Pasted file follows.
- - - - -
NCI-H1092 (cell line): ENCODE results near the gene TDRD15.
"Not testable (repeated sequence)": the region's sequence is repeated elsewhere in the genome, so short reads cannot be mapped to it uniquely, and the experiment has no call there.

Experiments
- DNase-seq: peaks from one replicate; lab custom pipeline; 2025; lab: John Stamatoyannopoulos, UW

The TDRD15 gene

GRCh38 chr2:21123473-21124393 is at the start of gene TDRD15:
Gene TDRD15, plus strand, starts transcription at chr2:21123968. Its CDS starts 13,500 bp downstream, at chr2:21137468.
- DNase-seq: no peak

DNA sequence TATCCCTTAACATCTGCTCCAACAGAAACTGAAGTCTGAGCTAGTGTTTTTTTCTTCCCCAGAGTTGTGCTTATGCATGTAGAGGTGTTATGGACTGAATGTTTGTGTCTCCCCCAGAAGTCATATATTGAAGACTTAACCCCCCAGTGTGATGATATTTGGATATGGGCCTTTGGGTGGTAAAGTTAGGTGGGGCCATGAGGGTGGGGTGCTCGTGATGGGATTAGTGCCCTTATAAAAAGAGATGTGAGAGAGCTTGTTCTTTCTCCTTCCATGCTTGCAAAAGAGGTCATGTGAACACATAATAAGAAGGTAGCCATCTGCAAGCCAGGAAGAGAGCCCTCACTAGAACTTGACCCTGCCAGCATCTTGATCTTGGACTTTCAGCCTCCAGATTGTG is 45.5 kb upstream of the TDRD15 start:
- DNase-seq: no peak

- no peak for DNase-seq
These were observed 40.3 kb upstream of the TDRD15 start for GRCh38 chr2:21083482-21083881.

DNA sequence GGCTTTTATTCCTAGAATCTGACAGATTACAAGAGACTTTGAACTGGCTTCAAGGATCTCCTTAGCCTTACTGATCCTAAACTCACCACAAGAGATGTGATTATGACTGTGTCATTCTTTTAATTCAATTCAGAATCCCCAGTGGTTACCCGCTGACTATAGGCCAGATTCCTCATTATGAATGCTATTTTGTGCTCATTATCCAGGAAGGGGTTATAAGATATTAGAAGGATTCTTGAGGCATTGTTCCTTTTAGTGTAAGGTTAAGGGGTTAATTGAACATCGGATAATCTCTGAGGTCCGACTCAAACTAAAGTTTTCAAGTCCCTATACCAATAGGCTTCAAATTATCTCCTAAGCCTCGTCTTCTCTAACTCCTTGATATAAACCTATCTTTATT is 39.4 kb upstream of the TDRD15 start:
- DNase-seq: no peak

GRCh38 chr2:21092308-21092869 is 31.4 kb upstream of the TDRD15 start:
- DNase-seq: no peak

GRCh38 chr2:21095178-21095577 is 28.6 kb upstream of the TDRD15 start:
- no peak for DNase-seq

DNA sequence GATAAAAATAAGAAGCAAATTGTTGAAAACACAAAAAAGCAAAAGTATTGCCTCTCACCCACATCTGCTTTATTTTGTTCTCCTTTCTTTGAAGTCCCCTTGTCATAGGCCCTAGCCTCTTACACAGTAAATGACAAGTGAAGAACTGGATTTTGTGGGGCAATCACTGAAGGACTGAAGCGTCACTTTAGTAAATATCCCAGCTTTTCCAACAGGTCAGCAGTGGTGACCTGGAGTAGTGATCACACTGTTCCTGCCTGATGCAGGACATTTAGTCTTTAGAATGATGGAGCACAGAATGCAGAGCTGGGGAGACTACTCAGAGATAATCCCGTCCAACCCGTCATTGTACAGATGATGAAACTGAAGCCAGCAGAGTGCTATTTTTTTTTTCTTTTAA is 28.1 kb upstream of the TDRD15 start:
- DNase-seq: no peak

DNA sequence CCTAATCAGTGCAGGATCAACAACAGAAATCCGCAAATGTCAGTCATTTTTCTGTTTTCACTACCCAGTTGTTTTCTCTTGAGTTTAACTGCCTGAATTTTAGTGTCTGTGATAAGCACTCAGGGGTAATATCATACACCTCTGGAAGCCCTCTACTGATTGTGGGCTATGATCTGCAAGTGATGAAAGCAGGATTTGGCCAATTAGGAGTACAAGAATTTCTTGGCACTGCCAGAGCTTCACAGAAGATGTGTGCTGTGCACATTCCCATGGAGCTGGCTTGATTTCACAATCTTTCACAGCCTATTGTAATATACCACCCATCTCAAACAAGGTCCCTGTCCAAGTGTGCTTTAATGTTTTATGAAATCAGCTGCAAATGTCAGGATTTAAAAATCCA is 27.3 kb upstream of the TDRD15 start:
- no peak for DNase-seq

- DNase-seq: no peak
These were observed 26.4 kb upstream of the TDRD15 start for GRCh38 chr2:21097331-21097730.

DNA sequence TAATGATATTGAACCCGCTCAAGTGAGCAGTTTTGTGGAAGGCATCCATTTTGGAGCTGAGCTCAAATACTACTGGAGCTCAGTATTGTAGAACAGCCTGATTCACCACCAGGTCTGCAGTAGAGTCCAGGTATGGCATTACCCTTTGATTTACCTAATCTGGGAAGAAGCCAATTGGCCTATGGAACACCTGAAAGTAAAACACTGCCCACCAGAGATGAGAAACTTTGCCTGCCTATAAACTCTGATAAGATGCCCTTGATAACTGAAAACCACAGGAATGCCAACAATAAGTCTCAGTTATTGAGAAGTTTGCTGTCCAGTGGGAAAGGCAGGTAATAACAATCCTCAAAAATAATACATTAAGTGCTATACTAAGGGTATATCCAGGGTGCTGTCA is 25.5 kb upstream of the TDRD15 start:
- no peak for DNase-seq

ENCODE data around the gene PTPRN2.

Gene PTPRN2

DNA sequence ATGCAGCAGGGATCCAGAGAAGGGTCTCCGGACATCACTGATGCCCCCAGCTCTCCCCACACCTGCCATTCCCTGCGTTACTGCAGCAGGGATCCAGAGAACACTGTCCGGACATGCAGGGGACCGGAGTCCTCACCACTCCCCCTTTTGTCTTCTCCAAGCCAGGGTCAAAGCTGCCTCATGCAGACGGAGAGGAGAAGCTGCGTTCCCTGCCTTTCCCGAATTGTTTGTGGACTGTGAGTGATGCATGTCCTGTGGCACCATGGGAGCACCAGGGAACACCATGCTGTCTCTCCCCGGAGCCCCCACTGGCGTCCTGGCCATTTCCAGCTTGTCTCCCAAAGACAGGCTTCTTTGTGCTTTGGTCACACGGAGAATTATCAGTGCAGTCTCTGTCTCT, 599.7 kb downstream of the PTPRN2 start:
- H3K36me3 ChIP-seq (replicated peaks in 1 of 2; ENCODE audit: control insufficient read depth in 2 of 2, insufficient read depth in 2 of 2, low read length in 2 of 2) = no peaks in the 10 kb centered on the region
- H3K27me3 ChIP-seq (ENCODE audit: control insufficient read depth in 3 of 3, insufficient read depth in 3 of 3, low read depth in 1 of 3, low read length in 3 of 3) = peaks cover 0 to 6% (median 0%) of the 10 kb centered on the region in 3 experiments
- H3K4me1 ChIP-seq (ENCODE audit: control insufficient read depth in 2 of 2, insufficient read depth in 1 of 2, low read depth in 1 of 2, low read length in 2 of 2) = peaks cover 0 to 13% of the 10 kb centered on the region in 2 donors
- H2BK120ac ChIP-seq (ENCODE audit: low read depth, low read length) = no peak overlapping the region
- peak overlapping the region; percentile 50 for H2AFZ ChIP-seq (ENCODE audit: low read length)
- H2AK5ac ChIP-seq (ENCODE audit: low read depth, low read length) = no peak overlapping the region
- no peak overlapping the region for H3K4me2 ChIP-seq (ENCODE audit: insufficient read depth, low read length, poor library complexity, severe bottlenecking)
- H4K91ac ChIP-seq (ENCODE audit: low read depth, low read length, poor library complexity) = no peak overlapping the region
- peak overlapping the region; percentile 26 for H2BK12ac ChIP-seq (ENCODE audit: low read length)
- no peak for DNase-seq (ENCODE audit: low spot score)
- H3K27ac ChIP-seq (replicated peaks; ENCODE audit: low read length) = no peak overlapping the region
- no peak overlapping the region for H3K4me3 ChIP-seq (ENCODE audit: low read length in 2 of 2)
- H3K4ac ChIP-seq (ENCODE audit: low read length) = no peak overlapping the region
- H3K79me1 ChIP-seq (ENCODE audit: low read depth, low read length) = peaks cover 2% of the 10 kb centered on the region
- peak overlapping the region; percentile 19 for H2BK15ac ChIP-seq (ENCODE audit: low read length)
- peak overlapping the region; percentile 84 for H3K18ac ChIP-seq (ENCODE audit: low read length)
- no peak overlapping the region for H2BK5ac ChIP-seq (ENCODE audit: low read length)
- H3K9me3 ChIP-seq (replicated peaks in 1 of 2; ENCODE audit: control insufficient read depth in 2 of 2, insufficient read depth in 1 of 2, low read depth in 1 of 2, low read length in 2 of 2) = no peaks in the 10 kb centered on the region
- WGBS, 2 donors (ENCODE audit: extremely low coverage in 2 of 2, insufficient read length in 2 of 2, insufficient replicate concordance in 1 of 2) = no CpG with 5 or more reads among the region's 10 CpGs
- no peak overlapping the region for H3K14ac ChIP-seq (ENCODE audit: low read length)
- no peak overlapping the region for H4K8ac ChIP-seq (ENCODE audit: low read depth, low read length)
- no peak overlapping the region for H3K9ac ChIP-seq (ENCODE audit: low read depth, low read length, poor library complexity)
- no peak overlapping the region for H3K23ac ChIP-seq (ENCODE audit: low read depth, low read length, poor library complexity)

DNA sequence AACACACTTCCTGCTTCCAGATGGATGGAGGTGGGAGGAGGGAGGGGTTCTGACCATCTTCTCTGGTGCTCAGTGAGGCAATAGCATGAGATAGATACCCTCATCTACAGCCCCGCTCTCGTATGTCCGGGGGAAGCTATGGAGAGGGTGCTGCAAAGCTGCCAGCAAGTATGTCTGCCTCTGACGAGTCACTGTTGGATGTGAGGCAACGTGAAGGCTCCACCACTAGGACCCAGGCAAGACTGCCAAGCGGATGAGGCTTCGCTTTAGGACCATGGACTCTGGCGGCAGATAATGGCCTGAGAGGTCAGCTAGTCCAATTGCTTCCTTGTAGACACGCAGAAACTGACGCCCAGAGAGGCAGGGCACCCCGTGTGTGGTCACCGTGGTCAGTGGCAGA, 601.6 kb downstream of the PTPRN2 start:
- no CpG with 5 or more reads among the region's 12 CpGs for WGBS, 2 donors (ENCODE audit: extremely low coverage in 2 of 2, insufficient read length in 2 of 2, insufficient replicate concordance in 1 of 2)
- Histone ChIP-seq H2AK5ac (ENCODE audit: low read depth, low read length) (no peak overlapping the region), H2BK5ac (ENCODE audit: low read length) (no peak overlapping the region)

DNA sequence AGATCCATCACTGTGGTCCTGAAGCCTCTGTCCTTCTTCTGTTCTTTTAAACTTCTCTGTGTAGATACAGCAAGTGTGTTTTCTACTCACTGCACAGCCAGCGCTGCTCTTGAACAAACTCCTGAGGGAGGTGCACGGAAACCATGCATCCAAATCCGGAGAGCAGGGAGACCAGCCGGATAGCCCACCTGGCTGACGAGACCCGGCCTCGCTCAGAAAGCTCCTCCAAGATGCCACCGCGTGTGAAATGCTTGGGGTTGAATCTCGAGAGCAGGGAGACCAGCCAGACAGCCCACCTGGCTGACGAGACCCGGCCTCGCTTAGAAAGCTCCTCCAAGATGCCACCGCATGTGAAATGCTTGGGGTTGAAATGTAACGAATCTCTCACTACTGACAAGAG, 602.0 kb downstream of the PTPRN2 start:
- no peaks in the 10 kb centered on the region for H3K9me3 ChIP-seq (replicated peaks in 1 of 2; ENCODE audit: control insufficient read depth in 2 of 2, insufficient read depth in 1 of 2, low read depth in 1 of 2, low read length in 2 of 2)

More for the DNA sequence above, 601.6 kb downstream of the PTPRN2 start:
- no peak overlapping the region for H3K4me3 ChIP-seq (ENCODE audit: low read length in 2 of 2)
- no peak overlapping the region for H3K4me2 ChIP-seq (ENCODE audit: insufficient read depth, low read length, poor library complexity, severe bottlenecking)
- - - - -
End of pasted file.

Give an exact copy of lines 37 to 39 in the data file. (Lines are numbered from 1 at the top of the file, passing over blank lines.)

- H4K91ac ChIP-seq (ENCODE audit: low read depth, low read length, poor library complexity) = no peak overlapping the region
- peak overlapping the region; percentile 26 for H2BK12ac ChIP-seq (ENCODE audit: low read length)
- no peak for DNase-seq (ENCODE audit: low spot score)